Saturday, 21 February 2009


Dear Blossom Dearie passed away on February 7th. She was a master interpreter of the great songs and has committed to record some of my favourite versions of standards - When the world was young, On Broadway, The Party's Over - to name a handful.

Her tiny voice could fill palaces with it's style and poise and I always thought her elegant and swinging piano playing was just perfect. I am sad I never got to see her play as she did regularly up until 2005, although she did speak to me on the phone when I played the Oak Rooms in NYC. Bob Dorough was a old friend of hers and he knew I was a fan. He called her while I was unaware and then passed the phone over: "Someone called Blossom wants to speak with you!"

The beautiful little voice was instantly recognizable as Blossom's. She briefly wished me luck on my month long run at the Oak Room - the kind of shows she had been holding court at her entire life. She said she might come down to see me play if she was well enough and said her goodbyes.

Merely to speak to her on the phone was a gift. She never came to the Oak Room but I'll never forget my phonecall with Blossom.

The world misses you.

Friday, 20 February 2009


I can't work it out. I have been a music consumer my whole life. Obsessed by it, saved for it, longed for it. Now it appears that feverish collecting is coming to an end. Spotify even has those hard to find, Japanese Herbie Hancock albums. It is however missing quite a few independent gems. No Grizzly Bear, hardly any Rhythm and Sound - a lot of stuff on some great labels - Stones Throw etc. Maybe physical releases will be purely for muso-head types, pitchforkers. I still go to Soul Jazz in Soho, Rough Trade in Notting Hill for recomendations and ensuing purchases. Always Ray's Jazz for jazz; Portobello road for vinyl - Intoxica, Honest Jon's. But I've also been buying stuff off of Boomkat for three years now - in fact a lot of my new artist discoveries come from their brilliant emails. I also am an Emusic subscriber - like iTunes with a better independent catalogue and much better editorial - like subscribing to melody maker with the ability to have each act you read about. Beatport for the finest selection of electronic music. And then of course iTunes itself - easy, massive and reliable. Deep down I still love to physically OWN music but Spotify........oh my are we having a love affair!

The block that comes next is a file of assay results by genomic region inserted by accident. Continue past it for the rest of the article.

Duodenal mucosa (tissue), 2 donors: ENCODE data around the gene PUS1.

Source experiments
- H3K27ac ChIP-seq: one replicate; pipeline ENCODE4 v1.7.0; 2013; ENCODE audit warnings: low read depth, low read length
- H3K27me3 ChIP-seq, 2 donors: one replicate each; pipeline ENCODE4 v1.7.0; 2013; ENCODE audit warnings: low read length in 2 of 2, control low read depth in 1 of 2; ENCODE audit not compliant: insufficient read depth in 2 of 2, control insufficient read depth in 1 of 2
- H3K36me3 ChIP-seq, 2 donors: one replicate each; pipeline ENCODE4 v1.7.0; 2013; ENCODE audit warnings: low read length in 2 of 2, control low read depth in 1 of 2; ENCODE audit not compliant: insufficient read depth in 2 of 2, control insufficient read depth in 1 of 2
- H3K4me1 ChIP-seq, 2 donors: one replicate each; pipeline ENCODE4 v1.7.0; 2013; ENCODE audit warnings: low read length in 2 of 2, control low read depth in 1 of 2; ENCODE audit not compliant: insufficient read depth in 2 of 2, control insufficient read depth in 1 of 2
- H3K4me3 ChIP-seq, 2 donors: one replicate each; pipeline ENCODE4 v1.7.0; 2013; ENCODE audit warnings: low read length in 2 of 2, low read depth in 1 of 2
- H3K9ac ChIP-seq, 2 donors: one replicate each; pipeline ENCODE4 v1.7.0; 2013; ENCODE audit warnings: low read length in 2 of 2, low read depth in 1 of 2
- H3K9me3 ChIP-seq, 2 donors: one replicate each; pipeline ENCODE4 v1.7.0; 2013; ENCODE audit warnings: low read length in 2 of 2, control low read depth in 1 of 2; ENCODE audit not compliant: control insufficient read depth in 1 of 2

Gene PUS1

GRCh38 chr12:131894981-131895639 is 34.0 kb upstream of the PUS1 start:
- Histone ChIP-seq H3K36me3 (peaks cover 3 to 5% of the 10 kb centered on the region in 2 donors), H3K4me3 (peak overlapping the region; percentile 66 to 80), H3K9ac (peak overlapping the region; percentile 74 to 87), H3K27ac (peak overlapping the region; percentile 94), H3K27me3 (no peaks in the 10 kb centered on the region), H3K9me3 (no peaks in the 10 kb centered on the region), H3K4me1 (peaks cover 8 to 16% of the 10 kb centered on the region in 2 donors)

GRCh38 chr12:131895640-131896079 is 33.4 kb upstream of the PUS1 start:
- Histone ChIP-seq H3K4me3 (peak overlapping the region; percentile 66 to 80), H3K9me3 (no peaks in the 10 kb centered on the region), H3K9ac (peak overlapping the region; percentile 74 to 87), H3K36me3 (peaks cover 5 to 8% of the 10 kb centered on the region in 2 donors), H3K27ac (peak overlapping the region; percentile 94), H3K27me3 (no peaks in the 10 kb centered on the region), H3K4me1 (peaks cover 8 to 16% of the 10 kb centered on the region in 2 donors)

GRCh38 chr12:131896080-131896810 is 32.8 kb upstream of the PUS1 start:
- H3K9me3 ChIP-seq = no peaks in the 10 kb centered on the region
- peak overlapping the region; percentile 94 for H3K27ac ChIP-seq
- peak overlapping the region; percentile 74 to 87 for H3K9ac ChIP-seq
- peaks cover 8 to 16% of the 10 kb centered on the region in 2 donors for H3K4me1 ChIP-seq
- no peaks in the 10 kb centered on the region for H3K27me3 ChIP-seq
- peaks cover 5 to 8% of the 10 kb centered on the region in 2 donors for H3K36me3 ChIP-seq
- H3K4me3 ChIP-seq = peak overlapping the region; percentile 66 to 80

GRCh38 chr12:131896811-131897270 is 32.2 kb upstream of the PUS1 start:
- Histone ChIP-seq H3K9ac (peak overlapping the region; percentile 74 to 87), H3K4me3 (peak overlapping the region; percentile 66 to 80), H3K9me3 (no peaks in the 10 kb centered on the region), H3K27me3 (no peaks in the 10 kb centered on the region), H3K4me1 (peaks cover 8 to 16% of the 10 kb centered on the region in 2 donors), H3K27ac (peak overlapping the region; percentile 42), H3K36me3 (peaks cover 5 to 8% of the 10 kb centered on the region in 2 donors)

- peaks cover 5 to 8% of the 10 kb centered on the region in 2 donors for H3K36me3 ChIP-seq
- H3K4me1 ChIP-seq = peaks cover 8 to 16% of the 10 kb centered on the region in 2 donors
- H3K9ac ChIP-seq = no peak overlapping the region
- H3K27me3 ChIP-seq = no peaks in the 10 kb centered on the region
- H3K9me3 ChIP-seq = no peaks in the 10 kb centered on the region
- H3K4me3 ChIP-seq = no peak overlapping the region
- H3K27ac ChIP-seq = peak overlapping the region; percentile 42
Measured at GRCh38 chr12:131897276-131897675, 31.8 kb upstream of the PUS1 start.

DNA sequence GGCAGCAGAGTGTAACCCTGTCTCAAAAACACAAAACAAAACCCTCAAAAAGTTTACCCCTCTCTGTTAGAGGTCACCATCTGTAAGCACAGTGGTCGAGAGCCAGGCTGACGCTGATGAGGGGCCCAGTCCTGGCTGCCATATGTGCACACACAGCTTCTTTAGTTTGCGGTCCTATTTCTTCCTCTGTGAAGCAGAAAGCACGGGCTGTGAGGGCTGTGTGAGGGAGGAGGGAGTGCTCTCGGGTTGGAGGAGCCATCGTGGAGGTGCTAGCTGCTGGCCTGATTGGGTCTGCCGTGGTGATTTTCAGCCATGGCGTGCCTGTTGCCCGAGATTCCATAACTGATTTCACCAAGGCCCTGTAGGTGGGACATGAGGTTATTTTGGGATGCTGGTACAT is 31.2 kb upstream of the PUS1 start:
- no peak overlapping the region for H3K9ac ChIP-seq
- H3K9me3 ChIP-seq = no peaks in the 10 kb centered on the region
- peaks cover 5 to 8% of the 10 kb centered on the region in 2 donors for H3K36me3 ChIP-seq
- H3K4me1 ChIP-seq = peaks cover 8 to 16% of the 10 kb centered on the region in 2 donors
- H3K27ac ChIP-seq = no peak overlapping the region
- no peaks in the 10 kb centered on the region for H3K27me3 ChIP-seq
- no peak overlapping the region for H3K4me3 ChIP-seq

Spotify is easy and beautiful. I had a Herbie Hancock day yesterday - building big, beautiful playlists from his interstellar catalogue. Who knows what I'll decide to listen to today - maybe a Deep Purple day?

I don't know what this means as a musician, but as a listener it's very exciting.

In an idealist, rose tinted world it means that you only survive if you push yourself to be great, greater, unhomogenised. When everything is available with one click there is no need to keep listening. So you'd better make it brilliant. Perhaps in the real world it will mean it is even harder for the seething mass of undiscovered talent to peek through. I guess then, that is what record companies will still be needed for - nurturing and breaking talent.

I'm off now to finish my album to make sure sure it is brilliant.

Typed at great speed in the back of a cab.

Sunday, 15 February 2009